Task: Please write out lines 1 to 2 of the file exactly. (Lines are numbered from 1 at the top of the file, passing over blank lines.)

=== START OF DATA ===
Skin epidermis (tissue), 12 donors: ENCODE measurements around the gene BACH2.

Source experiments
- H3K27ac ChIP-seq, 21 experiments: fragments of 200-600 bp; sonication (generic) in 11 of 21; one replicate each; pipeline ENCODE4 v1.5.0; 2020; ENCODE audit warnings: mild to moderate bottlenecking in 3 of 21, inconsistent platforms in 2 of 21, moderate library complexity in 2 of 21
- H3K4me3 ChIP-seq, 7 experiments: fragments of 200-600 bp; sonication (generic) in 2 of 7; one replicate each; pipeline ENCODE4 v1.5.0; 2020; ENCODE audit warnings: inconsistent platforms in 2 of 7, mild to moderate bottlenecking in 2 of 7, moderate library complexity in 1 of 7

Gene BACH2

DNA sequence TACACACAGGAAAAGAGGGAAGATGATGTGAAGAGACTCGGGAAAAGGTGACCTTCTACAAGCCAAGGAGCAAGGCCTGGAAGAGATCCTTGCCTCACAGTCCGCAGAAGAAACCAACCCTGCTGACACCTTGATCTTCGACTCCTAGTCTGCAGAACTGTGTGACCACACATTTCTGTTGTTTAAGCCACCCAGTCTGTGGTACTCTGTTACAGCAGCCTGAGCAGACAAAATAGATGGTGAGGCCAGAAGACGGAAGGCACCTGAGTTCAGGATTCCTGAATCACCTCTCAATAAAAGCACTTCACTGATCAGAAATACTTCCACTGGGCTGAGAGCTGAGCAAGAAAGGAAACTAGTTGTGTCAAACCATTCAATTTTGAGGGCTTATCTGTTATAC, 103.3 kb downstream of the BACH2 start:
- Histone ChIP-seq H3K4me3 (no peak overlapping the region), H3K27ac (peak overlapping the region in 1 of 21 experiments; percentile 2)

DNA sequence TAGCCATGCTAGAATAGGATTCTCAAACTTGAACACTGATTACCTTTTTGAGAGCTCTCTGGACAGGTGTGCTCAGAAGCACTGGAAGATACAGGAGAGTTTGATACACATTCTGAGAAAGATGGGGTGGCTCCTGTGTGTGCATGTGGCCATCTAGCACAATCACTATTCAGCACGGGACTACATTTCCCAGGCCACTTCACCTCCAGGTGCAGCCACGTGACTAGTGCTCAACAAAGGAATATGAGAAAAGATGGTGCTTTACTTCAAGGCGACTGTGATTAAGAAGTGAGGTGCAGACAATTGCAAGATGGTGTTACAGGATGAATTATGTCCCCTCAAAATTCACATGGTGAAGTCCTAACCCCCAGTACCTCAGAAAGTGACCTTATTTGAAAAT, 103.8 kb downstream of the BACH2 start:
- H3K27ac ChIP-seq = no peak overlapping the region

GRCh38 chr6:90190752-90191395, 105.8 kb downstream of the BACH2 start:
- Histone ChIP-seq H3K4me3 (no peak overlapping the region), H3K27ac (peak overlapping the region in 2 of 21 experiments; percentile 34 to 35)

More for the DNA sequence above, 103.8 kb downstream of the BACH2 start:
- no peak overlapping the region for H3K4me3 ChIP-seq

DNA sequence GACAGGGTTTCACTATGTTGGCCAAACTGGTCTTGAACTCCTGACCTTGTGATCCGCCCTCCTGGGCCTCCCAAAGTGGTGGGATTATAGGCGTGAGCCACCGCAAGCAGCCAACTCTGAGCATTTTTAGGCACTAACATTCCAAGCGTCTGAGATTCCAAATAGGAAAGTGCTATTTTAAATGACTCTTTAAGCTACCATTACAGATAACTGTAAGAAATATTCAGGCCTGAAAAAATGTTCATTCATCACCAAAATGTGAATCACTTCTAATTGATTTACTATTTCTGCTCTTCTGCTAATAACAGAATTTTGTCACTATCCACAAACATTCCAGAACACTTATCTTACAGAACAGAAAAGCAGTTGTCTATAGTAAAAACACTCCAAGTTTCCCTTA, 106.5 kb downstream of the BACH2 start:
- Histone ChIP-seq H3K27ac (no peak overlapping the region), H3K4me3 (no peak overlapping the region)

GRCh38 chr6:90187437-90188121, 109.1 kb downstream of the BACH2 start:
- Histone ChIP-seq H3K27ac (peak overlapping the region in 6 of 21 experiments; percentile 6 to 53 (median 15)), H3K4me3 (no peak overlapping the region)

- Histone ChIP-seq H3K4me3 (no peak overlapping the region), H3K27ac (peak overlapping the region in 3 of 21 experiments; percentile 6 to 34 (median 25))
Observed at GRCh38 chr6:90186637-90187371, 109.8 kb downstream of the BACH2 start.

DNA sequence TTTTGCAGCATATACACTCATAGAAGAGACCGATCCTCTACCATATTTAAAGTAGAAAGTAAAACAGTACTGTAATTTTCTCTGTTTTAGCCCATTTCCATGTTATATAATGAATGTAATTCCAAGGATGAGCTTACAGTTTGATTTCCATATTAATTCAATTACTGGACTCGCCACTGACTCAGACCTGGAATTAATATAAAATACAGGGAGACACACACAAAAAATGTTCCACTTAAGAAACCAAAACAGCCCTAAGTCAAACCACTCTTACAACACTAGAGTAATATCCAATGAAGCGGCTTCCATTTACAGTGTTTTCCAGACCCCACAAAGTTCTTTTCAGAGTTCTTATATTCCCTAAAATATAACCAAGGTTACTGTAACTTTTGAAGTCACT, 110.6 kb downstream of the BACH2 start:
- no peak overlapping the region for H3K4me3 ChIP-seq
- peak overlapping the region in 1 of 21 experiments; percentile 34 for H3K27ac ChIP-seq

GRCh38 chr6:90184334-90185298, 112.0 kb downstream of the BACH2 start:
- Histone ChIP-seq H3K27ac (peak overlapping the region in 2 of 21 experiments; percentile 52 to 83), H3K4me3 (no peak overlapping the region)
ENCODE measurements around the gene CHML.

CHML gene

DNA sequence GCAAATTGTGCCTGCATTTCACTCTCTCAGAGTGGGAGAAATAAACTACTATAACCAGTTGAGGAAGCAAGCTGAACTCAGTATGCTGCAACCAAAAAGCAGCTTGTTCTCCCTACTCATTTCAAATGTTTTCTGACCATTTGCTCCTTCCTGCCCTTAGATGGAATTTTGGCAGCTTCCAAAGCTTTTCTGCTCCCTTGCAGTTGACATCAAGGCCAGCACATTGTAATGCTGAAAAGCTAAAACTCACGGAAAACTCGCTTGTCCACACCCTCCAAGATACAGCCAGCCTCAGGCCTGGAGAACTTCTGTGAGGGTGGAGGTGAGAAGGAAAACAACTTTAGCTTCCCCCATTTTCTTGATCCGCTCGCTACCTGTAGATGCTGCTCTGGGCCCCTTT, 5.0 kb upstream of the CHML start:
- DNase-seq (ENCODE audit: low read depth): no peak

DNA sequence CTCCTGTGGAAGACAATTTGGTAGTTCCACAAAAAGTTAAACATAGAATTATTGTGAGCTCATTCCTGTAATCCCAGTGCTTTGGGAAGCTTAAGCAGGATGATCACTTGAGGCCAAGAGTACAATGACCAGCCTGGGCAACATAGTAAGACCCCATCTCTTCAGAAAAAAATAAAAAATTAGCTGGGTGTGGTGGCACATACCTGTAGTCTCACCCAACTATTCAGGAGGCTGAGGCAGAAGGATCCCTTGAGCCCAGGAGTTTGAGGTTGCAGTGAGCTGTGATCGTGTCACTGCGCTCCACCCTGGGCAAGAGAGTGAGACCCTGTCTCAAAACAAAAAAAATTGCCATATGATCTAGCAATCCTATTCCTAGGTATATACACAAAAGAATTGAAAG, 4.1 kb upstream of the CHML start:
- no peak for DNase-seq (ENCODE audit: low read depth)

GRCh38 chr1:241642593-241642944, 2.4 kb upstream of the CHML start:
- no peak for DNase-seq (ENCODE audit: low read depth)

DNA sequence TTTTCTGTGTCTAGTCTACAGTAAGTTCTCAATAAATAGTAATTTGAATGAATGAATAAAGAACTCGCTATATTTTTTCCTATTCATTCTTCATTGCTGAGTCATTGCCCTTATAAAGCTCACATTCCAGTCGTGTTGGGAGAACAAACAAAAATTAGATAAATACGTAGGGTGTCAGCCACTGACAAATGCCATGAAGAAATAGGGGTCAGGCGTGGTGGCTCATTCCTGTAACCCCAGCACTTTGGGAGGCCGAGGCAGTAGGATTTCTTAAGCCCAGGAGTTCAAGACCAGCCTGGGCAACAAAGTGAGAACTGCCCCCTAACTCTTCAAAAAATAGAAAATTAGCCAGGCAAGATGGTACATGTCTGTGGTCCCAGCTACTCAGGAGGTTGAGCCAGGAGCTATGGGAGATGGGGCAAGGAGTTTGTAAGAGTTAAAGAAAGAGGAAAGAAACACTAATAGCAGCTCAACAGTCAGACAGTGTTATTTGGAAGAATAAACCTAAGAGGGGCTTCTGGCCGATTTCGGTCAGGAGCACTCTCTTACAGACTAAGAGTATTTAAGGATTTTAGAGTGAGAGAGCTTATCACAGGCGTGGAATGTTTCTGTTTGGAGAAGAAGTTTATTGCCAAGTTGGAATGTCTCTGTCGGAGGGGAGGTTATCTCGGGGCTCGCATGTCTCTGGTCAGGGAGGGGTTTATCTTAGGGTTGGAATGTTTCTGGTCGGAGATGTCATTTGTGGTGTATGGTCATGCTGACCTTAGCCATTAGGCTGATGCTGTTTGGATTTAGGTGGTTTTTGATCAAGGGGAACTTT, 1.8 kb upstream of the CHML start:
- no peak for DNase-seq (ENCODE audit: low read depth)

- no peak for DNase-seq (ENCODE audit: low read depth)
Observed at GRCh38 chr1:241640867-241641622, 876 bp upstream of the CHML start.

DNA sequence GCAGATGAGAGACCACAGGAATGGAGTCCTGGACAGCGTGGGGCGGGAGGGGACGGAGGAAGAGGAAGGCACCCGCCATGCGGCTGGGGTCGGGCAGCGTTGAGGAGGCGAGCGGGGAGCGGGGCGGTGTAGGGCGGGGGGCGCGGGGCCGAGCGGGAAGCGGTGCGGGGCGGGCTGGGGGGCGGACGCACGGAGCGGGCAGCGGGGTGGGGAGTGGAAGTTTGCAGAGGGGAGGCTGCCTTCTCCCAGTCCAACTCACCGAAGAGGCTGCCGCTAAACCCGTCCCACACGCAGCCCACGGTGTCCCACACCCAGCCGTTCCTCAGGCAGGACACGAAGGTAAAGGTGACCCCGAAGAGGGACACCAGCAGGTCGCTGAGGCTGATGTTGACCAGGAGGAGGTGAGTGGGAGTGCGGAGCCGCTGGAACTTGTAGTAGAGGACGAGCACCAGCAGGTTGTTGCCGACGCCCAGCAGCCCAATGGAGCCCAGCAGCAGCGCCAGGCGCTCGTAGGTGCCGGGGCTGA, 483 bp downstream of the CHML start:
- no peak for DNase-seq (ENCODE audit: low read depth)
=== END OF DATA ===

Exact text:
Skin epidermis (tissue), 12 donors: ENCODE measurements around the gene BACH2.

Source experiments